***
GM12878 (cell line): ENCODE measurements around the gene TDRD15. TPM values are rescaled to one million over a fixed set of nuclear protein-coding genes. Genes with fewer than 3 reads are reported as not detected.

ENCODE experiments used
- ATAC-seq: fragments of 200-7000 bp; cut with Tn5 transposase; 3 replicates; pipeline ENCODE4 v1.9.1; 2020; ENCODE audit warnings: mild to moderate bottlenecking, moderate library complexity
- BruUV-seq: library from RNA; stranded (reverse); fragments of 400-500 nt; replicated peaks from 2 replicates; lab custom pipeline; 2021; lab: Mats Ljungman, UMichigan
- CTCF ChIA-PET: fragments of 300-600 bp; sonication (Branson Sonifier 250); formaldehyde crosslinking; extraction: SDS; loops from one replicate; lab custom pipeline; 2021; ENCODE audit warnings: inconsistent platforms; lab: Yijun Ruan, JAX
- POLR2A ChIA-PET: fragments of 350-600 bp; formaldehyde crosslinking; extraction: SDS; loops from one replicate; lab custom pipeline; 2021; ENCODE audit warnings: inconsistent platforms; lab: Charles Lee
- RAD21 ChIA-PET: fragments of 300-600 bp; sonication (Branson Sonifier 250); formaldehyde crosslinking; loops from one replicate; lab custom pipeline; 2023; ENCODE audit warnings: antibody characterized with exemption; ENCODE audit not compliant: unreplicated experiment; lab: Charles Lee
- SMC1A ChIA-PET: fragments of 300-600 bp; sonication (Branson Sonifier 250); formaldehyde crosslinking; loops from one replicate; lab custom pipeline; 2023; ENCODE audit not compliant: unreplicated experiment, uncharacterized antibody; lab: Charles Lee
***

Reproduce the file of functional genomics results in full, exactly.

GM12878 (cell line): ENCODE measurements around the gene TDRD15. TPM values are rescaled to one million over a fixed set of nuclear protein-coding genes. Genes with fewer than 3 reads are reported as not detected.

ENCODE experiments used
- ATAC-seq: fragments of 200-7000 bp; cut with Tn5 transposase; 3 replicates; pipeline ENCODE4 v1.9.1; 2020; ENCODE audit warnings: mild to moderate bottlenecking, moderate library complexity
- BruUV-seq: library from RNA; stranded (reverse); fragments of 400-500 nt; replicated peaks from 2 replicates; lab custom pipeline; 2021; lab: Mats Ljungman, UMichigan
- CTCF ChIA-PET: fragments of 300-600 bp; sonication (Branson Sonifier 250); formaldehyde crosslinking; extraction: SDS; loops from one replicate; lab custom pipeline; 2021; ENCODE audit warnings: inconsistent platforms; lab: Yijun Ruan, JAX
- POLR2A ChIA-PET: fragments of 350-600 bp; formaldehyde crosslinking; extraction: SDS; loops from one replicate; lab custom pipeline; 2021; ENCODE audit warnings: inconsistent platforms; lab: Charles Lee
- RAD21 ChIA-PET: fragments of 300-600 bp; sonication (Branson Sonifier 250); formaldehyde crosslinking; loops from one replicate; lab custom pipeline; 2023; ENCODE audit warnings: antibody characterized with exemption; ENCODE audit not compliant: unreplicated experiment; lab: Charles Lee
- SMC1A ChIA-PET: fragments of 300-600 bp; sonication (Branson Sonifier 250); formaldehyde crosslinking; loops from one replicate; lab custom pipeline; 2023; ENCODE audit not compliant: unreplicated experiment, uncharacterized antibody; lab: Charles Lee